In this case, we must get to j-1, since argmin k (d(k,j) ) = j-1. (The node from which j can be reached at the shortest path is j-1). So, this is equivalent to the tour: i -> ... -> 1 -> .... -> j-1 -> j, which is equivalent to l(i,j-1) + dist(pj-1,pj)!

Anf finally the interesting part comes:

(c) When i = j - 1 or i = j, min 1<=k<i (l(k; i) + dist(pk; pj ))

Here we know that we have to get from i to 1, but there is no clue on the bacward sweep! The key idea here is that we must think of the node just before j on our backward route. It may be any of the nodes from 1 to j-1! Let us assume that this node is k. Now we have a tour: i -> ... -> 1 -> .... -> k -> j, right? The cost of this tour is l(i,k) + dist(pk,pj).

Hope you got it.

Implementation.

You will need a 2-dimensional array say BT[1..n][1..n]. Let i be the row index, j be the column index. How should we fill in this table?

In the first row we know BT[1][1] = 0, BT[1][2] = d(1,2), so we have only i,j indexes left that fall into the (b) category.

In the remainin rows, we fill the elements from the diagonal till the end.

Here is a sample C++ code (not tested):

void ComputeBitonicTSPCost( const std::vector< std::vector<int> >& dist, int* opt ) {
  int n = dist.size();
  std::vector< std::vector< int > > BT;
  BT.resize(n);
  for ( int i = 0; i < n; ++i )
    BT.at(i).resize(n);

  BT.at(0).at(0) = 0;  // p1 to p1 bitonic distance is 0
  BT.at(0).at(1) = dist.at(0).at(1);  // p1 to p2 bitonic distance is d(2,1)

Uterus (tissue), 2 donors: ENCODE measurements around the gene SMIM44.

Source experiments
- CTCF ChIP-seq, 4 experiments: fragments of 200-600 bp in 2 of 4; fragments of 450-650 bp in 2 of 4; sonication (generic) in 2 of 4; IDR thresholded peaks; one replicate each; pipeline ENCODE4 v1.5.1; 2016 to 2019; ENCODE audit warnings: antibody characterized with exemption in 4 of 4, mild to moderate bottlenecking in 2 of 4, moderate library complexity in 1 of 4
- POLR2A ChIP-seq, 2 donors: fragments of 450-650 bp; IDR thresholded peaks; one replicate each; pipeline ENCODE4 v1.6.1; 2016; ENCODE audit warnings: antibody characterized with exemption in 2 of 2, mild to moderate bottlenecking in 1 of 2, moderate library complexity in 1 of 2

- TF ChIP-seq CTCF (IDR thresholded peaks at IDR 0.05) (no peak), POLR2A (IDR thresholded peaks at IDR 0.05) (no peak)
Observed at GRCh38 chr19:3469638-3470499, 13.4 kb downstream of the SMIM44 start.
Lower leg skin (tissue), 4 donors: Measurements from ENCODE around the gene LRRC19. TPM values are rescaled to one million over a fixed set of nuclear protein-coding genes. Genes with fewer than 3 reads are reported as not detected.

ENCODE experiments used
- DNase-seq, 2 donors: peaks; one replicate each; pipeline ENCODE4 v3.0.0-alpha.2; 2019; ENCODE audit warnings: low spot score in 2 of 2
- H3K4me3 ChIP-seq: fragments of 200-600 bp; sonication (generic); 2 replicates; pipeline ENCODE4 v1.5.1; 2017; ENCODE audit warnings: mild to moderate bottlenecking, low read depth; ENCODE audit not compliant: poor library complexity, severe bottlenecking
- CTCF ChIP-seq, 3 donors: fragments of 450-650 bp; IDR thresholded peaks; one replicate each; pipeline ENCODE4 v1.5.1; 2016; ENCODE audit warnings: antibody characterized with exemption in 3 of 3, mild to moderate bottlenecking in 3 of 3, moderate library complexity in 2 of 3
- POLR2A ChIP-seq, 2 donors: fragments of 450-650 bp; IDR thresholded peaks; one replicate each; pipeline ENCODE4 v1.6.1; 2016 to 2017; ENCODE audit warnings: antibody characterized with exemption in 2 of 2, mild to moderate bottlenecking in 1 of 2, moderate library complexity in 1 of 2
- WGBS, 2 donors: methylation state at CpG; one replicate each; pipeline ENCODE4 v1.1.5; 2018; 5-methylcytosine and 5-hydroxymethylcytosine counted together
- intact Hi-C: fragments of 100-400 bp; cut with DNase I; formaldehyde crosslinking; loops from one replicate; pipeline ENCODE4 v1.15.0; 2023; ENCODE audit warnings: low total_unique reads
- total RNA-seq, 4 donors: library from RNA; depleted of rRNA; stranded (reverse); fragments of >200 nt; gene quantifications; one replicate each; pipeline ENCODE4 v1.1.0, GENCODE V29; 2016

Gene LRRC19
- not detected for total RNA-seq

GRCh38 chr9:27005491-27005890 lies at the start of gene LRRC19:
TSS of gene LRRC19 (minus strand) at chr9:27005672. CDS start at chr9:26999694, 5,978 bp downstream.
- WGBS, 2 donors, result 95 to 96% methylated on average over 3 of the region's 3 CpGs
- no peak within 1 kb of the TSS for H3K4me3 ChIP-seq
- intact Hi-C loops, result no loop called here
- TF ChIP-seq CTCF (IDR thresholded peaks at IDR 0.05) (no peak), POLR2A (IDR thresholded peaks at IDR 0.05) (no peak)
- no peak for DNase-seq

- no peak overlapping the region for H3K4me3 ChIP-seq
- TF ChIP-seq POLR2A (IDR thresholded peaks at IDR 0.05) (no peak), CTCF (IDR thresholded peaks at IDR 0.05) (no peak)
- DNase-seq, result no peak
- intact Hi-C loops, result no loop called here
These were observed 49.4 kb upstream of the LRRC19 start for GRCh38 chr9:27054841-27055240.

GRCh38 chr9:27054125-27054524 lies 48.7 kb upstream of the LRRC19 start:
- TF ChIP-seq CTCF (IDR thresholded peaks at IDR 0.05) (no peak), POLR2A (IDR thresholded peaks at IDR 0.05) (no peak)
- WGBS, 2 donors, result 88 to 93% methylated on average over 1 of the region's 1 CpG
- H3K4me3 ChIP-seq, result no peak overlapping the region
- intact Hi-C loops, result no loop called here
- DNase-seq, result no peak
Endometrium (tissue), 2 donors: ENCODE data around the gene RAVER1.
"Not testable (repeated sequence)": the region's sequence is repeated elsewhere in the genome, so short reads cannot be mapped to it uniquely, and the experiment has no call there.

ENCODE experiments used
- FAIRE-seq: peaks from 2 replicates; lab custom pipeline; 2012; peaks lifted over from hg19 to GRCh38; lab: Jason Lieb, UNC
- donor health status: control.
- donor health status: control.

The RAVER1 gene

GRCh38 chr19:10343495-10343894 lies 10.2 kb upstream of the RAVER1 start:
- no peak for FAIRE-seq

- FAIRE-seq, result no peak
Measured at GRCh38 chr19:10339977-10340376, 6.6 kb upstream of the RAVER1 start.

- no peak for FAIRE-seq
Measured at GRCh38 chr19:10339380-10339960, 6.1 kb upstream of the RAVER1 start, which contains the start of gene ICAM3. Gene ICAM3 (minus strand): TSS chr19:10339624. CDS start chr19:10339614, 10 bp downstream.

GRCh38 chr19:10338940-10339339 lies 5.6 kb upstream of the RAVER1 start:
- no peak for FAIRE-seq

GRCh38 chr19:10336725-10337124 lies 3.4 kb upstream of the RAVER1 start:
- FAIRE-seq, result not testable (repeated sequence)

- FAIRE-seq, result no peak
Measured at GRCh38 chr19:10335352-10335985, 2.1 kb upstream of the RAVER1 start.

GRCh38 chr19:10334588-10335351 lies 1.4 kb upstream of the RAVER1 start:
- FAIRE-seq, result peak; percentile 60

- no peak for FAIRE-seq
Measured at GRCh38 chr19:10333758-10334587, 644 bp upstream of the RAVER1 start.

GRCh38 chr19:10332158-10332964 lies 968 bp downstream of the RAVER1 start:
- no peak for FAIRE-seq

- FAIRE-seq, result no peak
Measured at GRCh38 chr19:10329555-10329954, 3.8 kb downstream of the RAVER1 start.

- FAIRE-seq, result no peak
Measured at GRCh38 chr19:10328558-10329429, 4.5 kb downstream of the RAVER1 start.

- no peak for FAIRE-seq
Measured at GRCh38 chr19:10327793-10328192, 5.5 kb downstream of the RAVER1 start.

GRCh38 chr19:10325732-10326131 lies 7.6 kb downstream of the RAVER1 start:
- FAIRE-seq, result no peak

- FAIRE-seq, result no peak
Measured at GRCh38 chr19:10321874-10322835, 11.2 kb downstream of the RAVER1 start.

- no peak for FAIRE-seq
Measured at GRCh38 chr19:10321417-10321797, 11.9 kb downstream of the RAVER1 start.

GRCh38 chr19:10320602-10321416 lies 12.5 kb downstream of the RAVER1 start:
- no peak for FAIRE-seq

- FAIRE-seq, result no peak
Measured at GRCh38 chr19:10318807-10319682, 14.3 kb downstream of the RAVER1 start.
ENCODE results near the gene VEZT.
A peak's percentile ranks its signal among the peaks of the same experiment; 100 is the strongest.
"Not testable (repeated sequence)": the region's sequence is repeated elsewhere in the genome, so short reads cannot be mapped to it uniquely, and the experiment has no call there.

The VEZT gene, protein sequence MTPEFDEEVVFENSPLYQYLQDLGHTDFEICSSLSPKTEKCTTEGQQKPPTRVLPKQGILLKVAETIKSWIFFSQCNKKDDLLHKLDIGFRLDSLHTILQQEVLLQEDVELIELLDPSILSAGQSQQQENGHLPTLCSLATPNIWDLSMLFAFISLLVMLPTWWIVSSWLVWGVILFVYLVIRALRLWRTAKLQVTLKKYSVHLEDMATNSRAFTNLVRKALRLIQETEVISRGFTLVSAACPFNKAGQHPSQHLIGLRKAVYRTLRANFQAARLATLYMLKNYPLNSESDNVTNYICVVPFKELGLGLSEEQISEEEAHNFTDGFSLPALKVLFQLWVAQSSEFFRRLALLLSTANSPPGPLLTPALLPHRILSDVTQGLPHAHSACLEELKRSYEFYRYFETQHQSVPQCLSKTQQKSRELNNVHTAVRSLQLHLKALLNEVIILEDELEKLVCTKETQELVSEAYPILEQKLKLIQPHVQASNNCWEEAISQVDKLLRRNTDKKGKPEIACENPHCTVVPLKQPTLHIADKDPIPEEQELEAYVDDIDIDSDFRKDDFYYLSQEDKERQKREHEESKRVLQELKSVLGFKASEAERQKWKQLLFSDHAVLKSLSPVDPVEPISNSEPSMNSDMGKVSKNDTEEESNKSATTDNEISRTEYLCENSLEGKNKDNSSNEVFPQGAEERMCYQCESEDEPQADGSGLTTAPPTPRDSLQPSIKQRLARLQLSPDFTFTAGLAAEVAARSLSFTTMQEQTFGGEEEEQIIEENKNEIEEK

// fill the first row
  for ( int j = 2; j < n; ++j )
    BT.at(0).at(j) = BT.at(0).at(j-1) + dist.at(j-1).at(j);

  // fill the remaining rows
  int temp, min;  
  for ( int i = 1; i < n; ++i ) {
    for ( int j = i; j < n; ++j ) {
      BT.at(i).at(j) = -1;
      min = std::numeric_limits<int>::max();
      if ( i == j || i == j -1 ) {
        for( int k = 0; k < i; ++k ) {
          temp = BT.at(k).at(i) + dist.at(k).at(j);
          min = ( temp < min ) ? temp : min;
        }        
        BT.at(i).at(j) = min;        
      } else {
        BT.at(i).at(j) = BT.at(i).at(j-1) + dist.at(j-1).at(j);
      }
    }
  }

  *opt = BT.at(n-1).at(n-1);
}

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+1 for explanation and formatting –  david strachan Oct 10 '12 at 22:41

Okay, the key notions in a dynamic programming solution are:

  • you pre-compute smaller problems
  • you have a rule to let you combine smaller problems to find solutions for bigger problems
  • you have a known property of the problems that let's you prove the solution is really optimal under some measure of optimality. (In this case, shortest.)

The essential property of a bitonic tour is that a vertical line in the coordinate system crosses a side of the closed polygon at most twice. So, what is a bitonic tour of exactly two points? Clearly, any two points form a (degenerate) bitonic tour. Three points have two bitonic tours ("clockwise" and "counterclockwise").

Now, how can you pre-compute the various smaller bitonic tours and combine them until you have all points included and still have a bitonic tour?


Okay, you're on the righ track with your update. But now, in a dynamic programming solution, what you do with work it bottom-up: pre-compute and memoize (not "memorize") the optimal subproblems.